Mexican refugee claimant murdered after deportation
Veronica Castro was a failed refugee who after being found not to be a convention refugee or a person in need of protection by the IRB was sent back to Mexico where she was killed. Her story is among the countless other stories that illustrate the need for a more sensible yet compassionate approach to refugees who seek refuge in Canada.
Her refugee claim was based on domestic abuse suffered under a family that was prone to alcoholism and parental neglect. She also suffered under the hands of her husband in the United States. She went to Canada in 2008 and filed for refugee protection claiming that returning to Mexico will expose her to danger. Unfortunately she was not able substantiate her claims to the satisfaction of the adjudicator owing to the fact that the alleged acts happened 10 years ago.
She was then deported to Canada and was believed to have been murdered or was a victim of human traffickers that were active in facilitating the entry of illegals to the United States. Her story is all the more significant because of the fact that she is from Mexico. In 2006 President Calderon launched an all out war against the drug trade. It resulted to a situation akin to a civil war. The result was forced disappearances, torture, murder and other acts of violence committed by paramilitaries, drug cartels and other criminal elements. Countless “Narco Refugees” soon flooded the United States and Canada. Some try to apply within the legal framework of the refugee/asylum process, some on the other hand simply enter the country and stay underground.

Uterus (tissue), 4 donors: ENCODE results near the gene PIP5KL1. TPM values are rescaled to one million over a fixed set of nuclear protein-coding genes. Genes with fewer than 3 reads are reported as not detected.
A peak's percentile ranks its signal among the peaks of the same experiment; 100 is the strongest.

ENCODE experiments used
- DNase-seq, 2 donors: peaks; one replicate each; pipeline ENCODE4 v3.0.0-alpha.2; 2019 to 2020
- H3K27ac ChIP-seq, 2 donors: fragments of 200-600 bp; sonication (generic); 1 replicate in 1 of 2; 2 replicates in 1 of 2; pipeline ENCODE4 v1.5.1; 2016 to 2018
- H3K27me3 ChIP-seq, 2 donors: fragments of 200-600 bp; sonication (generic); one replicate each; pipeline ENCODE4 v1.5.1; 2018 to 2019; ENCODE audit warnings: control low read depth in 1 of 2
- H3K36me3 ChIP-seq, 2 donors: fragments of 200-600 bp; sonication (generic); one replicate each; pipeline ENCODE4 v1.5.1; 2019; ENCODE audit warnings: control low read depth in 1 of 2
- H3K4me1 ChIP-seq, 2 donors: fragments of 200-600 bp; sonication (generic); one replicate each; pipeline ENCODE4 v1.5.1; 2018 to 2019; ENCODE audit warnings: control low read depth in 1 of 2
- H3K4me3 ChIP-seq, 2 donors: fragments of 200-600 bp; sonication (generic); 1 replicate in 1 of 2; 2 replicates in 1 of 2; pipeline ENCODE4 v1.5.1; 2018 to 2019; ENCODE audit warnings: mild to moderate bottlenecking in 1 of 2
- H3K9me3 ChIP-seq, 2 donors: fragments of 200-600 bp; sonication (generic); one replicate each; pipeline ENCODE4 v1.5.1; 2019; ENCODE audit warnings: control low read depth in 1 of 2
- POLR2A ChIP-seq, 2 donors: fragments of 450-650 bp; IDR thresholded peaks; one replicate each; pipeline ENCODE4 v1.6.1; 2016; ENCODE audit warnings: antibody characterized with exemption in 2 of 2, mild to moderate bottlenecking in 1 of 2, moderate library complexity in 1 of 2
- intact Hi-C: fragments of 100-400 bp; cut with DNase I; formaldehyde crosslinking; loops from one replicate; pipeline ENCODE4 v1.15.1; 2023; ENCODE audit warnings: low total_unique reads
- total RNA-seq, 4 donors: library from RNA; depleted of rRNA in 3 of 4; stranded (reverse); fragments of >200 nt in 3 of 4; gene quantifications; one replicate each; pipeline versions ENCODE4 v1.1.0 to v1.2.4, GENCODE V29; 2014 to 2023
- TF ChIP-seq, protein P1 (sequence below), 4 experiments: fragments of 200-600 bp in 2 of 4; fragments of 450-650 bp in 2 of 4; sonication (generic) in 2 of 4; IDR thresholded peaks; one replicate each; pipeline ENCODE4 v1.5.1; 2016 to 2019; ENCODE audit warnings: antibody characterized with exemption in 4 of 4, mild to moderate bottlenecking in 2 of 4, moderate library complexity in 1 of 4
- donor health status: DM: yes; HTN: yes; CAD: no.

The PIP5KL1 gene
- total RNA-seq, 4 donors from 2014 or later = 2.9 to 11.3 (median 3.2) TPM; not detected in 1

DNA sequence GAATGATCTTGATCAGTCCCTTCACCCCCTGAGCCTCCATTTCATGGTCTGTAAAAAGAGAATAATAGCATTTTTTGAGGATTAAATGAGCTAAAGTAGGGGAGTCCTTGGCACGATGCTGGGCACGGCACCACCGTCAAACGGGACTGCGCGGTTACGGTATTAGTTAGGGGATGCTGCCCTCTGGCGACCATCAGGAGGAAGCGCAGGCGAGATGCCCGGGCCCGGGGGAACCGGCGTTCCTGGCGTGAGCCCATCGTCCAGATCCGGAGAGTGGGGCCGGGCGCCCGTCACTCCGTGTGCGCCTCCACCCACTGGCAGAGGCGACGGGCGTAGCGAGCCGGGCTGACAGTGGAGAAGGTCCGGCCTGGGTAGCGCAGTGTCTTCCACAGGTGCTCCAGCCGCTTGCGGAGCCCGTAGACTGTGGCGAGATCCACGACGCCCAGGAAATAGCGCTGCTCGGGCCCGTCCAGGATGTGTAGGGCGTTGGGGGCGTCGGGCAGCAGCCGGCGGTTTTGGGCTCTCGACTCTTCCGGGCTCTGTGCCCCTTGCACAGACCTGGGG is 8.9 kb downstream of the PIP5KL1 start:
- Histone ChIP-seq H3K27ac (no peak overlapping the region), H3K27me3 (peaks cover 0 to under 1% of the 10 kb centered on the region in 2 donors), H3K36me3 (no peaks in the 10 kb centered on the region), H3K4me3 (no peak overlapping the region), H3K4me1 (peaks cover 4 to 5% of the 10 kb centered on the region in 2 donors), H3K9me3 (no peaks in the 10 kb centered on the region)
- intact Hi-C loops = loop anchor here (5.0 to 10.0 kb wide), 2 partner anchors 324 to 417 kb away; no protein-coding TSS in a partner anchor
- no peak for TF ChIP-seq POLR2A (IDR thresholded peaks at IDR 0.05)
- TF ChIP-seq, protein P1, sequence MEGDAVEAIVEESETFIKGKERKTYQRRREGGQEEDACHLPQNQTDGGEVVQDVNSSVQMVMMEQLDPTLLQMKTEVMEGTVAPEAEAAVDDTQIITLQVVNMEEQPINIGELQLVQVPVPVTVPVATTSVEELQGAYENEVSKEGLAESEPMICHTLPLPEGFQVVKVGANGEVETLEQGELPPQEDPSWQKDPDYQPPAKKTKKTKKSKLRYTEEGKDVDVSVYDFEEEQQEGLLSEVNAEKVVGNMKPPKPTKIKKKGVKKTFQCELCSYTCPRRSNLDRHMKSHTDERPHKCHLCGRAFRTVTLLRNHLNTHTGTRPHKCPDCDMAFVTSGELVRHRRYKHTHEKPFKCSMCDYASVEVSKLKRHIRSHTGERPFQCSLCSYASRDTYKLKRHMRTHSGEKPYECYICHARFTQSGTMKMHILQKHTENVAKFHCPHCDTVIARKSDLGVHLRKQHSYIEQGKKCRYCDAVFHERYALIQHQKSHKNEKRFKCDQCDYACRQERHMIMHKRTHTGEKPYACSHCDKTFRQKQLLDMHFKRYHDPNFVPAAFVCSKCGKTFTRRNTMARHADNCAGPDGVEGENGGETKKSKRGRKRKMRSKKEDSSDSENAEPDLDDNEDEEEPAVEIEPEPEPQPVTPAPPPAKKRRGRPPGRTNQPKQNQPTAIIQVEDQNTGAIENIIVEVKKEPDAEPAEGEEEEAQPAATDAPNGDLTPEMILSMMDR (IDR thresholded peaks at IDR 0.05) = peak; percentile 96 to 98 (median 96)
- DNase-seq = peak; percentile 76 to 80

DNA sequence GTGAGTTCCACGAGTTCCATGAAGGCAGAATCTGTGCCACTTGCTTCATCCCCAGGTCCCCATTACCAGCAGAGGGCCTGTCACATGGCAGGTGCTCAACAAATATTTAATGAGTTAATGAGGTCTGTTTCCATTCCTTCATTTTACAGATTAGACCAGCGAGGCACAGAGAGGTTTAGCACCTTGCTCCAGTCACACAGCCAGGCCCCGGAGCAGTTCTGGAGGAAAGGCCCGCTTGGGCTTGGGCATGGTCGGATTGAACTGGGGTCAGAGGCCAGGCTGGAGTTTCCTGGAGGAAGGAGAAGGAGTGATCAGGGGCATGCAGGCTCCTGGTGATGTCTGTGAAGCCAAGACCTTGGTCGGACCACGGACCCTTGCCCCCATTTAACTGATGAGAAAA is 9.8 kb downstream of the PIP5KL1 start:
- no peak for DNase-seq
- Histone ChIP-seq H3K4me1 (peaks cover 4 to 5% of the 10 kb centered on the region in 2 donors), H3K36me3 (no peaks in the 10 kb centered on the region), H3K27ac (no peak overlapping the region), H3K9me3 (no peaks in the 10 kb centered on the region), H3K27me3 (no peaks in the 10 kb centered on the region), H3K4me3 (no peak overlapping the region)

For the claimants that work within the system they go through the Immigration Refugee Board and try to convince an adjudicator that they have a valid reason to come here and stay as a convention refugee or a person in need of protection. Failure to convince the IRB will result to deportation. Since the appeal process is focused primarily on questions of law rejected applicants simply disappear into the vast underground. It is estimated that 200,000 people are living undocumented in Ontario. In 2008, the Auditor General reported that the Canadian Border Agency lost tract of 41,000 illegal immigrants.
There will be a bigger danger for most Mexicans because this July they will be considered as a “Safe Country”. This means that having had a significant rejection rate in the past makes Mexico a safe country. Therefore, processing of Mexican applicants will be faster and with this comes faster rejection.
The death of Veronica Castro may just be a footnote or a statistic in the vast immigration story. She has led a life too ordinary to be remembered. Yet it would be prudent to remember especially for our immigration establishment that for every decision they render or every appeal they hear. They are dealing with situations that often spell the difference between life and death. It is therefore incumbent upon them to ensure that they decide properly based on what is right and what is just.